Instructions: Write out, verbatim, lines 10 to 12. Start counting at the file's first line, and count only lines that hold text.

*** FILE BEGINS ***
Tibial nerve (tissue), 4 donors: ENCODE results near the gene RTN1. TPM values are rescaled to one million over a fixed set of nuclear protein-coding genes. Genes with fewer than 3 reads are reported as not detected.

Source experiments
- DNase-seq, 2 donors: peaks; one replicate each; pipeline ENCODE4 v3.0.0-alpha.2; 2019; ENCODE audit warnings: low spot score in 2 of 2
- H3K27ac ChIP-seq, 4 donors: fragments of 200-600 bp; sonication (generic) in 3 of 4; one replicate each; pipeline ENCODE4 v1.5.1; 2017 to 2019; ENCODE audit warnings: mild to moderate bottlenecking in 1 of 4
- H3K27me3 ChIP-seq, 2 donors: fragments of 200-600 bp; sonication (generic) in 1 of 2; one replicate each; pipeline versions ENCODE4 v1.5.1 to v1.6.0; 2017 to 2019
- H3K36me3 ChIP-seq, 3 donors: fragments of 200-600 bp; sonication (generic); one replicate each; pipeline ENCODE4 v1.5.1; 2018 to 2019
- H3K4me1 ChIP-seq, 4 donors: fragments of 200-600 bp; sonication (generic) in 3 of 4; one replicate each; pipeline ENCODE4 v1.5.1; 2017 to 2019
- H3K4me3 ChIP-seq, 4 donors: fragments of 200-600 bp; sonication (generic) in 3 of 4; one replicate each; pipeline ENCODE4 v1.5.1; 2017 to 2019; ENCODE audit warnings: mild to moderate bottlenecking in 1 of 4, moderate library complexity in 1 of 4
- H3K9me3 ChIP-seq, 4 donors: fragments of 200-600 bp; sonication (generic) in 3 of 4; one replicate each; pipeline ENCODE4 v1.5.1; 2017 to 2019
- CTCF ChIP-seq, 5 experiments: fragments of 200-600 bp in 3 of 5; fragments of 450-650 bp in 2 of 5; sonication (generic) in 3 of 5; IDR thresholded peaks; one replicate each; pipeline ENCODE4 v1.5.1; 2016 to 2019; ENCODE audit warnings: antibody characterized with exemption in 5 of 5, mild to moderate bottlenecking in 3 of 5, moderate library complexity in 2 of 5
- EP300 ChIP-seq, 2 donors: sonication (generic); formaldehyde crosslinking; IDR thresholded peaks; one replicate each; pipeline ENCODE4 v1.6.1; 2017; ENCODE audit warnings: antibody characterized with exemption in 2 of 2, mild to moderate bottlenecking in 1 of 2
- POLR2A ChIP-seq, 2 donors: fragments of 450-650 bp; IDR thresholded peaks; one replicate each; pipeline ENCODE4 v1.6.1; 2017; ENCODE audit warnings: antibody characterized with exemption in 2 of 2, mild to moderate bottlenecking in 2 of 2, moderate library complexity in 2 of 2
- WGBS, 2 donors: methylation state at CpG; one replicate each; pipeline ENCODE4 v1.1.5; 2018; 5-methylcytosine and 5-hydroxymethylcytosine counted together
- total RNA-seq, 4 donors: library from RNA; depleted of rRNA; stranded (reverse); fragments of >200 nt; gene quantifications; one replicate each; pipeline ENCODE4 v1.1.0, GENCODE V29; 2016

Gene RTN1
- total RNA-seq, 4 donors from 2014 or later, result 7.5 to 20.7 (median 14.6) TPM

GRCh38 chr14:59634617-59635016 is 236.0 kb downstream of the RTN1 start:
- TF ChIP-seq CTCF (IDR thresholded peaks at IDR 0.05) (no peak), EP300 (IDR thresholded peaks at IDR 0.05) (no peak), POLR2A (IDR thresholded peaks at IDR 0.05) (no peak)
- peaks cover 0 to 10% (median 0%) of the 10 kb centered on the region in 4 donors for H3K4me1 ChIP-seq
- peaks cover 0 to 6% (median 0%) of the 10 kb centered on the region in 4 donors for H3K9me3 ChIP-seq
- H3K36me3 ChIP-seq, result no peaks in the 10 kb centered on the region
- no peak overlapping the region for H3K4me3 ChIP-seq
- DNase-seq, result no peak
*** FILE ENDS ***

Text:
- CTCF ChIP-seq, 5 experiments: fragments of 200-600 bp in 3 of 5; fragments of 450-650 bp in 2 of 5; sonication (generic) in 3 of 5; IDR thresholded peaks; one replicate each; pipeline ENCODE4 v1.5.1; 2016 to 2019; ENCODE audit warnings: antibody characterized with exemption in 5 of 5, mild to moderate bottlenecking in 3 of 5, moderate library complexity in 2 of 5
- EP300 ChIP-seq, 2 donors: sonication (generic); formaldehyde crosslinking; IDR thresholded peaks; one replicate each; pipeline ENCODE4 v1.6.1; 2017; ENCODE audit warnings: antibody characterized with exemption in 2 of 2, mild to moderate bottlenecking in 1 of 2
- POLR2A ChIP-seq, 2 donors: fragments of 450-650 bp; IDR thresholded peaks; one replicate each; pipeline ENCODE4 v1.6.1; 2017; ENCODE audit warnings: antibody characterized with exemption in 2 of 2, mild to moderate bottlenecking in 2 of 2, moderate library complexity in 2 of 2